::the Lansky Lounge will start serving a meat menu, and both eateries will
::stay open on Shabbat, the original Ratner's will have to forgo its kosher
::certification despite the fact it will still serve the same dairy fare. 
::. . .
::"We've had some complaints from a few of the old-timers," Harmatz responded.
::"But you have to understand that most of these people, who say they really
::love Ratner's, only visit every few months, or even once a year. The younger
::people moving into the neighborhood don't really care for the heavy kind of
::food we've always served, and they come in all the time to the Lansky
::Lounge." The irony here is that it's safe to say, without doing a survey,
::that many of those yuppies are also Jews (I know quite a few myself) whose
::families three or four generations back chose to flee the neighborhood at
::the first opportunity. 

I would guess that the Kof K objected to the atmosphere at Lansky's, but was
content with the opaque mechitza.  

Kol tuv,
Moshe Feldman


From: Gershon Dubin <gershon.dubin@...>
Date: Wed, 14 Jun 2000 12:58:31 -0400
Subject: Re: Kosher L'Mehadrin

<<kashruth has several issues -- only one of them is "standards", others
include level of supervision (periodicity, completeness, etc.)  ability
to supervise (ie resources, knowlege), independence, procedures for
resolving issues, trustyworthiness of both supervisor and supervisee.>>

	And every one of your non-"standard" issues is a standard.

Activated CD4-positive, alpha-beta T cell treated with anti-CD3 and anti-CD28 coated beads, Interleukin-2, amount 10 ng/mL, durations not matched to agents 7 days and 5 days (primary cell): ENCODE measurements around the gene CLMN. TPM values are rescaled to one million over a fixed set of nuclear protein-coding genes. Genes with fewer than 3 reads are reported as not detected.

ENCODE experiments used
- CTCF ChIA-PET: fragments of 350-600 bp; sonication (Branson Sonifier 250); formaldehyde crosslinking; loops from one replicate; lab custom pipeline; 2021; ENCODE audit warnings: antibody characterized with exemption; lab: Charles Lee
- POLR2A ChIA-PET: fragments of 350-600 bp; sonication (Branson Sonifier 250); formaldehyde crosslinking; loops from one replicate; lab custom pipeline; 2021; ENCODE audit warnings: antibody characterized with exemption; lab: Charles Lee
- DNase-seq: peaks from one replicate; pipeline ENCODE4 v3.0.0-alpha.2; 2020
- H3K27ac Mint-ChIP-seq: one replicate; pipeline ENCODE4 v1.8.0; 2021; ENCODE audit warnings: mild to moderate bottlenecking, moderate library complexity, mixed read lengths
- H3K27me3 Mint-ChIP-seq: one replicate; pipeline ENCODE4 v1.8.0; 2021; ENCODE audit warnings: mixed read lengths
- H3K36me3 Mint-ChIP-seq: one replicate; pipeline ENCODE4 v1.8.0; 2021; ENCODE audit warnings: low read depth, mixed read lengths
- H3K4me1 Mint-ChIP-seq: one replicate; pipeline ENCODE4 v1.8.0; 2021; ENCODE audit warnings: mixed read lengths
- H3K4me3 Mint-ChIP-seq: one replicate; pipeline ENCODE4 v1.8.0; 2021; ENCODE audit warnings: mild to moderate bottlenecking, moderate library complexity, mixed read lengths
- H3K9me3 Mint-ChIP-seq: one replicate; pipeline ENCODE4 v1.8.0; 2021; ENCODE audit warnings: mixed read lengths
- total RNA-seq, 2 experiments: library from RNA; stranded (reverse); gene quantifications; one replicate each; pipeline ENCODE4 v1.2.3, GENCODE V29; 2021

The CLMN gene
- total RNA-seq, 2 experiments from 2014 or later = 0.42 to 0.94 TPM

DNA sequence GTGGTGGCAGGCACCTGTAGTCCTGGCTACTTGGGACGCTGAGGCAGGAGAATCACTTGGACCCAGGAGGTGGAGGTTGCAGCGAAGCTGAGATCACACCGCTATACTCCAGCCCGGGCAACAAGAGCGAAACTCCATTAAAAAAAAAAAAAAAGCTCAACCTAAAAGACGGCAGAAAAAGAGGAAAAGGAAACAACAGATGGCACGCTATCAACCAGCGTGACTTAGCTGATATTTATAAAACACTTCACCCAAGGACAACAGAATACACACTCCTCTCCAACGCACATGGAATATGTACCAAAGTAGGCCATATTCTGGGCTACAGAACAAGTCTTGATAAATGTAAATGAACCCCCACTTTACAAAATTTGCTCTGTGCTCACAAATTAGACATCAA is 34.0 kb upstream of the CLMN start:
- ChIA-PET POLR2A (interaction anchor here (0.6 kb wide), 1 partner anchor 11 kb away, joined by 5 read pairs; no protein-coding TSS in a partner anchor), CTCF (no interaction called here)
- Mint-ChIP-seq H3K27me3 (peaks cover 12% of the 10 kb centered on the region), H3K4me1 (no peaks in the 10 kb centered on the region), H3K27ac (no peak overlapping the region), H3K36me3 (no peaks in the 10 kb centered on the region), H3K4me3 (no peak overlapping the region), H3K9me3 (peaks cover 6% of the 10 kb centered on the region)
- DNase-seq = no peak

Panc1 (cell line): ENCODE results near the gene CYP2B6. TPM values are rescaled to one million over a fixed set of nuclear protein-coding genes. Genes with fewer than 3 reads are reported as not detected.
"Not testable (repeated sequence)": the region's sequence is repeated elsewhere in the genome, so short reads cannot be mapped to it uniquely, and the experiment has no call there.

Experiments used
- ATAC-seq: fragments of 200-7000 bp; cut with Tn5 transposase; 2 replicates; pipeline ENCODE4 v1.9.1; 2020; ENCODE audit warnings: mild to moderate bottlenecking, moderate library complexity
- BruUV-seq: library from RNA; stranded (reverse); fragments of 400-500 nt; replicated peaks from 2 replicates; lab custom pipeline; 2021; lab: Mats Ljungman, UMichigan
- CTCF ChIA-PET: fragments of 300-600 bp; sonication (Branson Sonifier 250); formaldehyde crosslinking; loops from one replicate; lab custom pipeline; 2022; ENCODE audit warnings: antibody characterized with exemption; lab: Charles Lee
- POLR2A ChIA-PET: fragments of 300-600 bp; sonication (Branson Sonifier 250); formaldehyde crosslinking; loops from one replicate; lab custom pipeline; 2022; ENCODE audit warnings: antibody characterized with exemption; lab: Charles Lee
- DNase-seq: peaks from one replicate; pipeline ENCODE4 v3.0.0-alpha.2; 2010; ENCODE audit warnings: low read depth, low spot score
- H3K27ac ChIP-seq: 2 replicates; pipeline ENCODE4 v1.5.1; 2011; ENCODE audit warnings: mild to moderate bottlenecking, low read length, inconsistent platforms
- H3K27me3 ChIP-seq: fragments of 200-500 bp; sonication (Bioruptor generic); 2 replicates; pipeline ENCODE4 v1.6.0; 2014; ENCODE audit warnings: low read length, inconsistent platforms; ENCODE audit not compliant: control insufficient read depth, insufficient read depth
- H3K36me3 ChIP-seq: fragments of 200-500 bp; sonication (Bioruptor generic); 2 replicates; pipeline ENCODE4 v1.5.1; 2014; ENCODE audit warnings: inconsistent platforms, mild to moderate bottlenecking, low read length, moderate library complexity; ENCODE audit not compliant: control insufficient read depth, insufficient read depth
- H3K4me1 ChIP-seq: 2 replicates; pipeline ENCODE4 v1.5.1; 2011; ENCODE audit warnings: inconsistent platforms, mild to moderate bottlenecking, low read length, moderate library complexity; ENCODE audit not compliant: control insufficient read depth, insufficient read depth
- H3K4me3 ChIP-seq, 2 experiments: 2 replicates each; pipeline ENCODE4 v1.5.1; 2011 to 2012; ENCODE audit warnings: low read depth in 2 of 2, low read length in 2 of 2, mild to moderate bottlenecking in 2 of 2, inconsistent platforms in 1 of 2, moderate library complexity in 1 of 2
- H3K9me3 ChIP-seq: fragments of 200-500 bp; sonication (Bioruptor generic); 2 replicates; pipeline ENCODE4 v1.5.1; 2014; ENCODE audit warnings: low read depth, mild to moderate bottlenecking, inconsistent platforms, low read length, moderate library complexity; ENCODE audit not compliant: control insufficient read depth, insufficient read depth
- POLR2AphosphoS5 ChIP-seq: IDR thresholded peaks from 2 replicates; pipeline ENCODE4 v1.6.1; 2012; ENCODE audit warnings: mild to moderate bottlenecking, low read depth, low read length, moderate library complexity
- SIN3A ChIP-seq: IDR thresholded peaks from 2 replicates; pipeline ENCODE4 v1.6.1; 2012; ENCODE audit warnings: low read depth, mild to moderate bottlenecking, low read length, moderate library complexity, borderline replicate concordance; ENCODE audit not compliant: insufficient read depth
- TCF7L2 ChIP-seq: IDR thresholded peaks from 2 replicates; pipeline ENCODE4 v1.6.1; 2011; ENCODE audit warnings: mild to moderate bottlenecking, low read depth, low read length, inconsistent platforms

From: Chaim Tatel <chaimyt@...>
Subject: Kosher L'Mehadrin, request for correction

Akiva Miller incorrectly quoted me in mail-jewish Vol. 32 #63, as
saying: "Chaim Tatel wrote <<< it is a "given" that every Rabbinate
accepts every other Rabbinate's hechsher. >>> 

I don't recall who said this.


From: Kenneth G Miller <kennethgmiller@...>
Date: Sun, 02 Jul 2000 12:47:19 EDT
Subject: Kosher L'Mehadrin: Retraction

In Mail-Jewish 32:63, I **incorrectly** quoted Chaim Tatel as saying: <<<
it is a "given" that every Rabbinate accepts every other Rabbinate's
hechsher. >>> He did *not* say that.

Chaim's original post, which started this whole "Kosher L'Mehadrin"
thread, appeared in MJ 32:39. In MJ 32:45, "Anonymous" responded to that
question, and *he* is the one who made that statement about the

A *different* Anonymous poster responded in MJ 32:51, and quoted from
those two postings, but did not clearly label the different quotes, and
that is what led to my error in my posting which appeared in MJ 32:63.

These mistakes can be avoided if people mark their quotations clearly.
They can also be avoided by double-checking one's sources to begin with;
I was negligent in this and I publicly apologize.

Those who would like to see the original postings which I am talking
about, can go to the Mail-Jewish WebSite (http://mail-jewish.org), or